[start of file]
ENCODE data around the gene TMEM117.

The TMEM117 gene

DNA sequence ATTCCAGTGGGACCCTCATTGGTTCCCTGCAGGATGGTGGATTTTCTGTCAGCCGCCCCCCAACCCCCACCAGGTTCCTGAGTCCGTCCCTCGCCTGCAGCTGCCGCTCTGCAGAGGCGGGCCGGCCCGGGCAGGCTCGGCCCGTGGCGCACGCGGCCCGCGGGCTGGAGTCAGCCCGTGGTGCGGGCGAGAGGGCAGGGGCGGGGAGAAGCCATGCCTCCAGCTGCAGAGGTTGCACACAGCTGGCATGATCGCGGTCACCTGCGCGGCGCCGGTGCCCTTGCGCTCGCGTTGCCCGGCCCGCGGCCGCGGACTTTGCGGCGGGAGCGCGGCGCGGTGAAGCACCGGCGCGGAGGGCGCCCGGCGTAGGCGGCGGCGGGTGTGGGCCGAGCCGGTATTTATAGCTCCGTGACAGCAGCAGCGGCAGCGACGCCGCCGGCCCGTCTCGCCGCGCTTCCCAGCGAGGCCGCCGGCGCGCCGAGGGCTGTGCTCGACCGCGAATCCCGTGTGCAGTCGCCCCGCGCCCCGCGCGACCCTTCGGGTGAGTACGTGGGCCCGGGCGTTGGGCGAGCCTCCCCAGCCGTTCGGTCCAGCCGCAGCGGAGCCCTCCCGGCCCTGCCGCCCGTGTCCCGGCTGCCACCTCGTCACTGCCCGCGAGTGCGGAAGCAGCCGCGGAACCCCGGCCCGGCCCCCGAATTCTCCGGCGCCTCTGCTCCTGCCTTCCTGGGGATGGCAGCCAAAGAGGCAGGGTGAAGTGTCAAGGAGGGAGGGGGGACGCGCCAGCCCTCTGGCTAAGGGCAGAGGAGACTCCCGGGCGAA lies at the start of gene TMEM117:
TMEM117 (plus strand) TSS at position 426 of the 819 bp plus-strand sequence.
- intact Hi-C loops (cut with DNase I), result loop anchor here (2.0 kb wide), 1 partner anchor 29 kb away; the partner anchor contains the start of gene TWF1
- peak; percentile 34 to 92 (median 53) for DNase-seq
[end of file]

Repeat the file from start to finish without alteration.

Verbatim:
ENCODE data around the gene TMEM117.

The TMEM117 gene

DNA sequence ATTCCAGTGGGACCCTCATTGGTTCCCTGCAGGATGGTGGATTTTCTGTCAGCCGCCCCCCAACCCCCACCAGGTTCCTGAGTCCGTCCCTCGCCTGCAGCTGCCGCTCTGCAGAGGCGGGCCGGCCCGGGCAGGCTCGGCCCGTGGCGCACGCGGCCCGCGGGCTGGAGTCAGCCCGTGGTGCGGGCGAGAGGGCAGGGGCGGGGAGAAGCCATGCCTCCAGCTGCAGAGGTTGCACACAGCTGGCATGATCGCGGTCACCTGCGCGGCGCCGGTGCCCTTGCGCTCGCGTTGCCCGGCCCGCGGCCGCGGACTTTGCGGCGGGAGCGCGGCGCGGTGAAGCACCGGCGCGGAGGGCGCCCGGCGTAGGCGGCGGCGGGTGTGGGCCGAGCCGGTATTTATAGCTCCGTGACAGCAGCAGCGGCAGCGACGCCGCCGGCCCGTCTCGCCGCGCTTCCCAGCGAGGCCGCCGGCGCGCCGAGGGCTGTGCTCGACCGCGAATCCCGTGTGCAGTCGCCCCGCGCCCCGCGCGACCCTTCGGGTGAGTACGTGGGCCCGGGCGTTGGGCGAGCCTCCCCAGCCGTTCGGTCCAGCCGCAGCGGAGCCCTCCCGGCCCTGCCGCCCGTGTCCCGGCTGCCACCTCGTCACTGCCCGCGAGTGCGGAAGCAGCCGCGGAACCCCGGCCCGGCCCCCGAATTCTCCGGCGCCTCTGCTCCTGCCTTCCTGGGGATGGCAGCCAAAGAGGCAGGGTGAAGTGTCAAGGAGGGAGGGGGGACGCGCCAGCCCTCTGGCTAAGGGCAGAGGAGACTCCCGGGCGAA lies at the start of gene TMEM117:
TMEM117 (plus strand) TSS at position 426 of the 819 bp plus-strand sequence.
- intact Hi-C loops (cut with DNase I), result loop anchor here (2.0 kb wide), 1 partner anchor 29 kb away; the partner anchor contains the start of gene TWF1
- peak; percentile 34 to 92 (median 53) for DNase-seq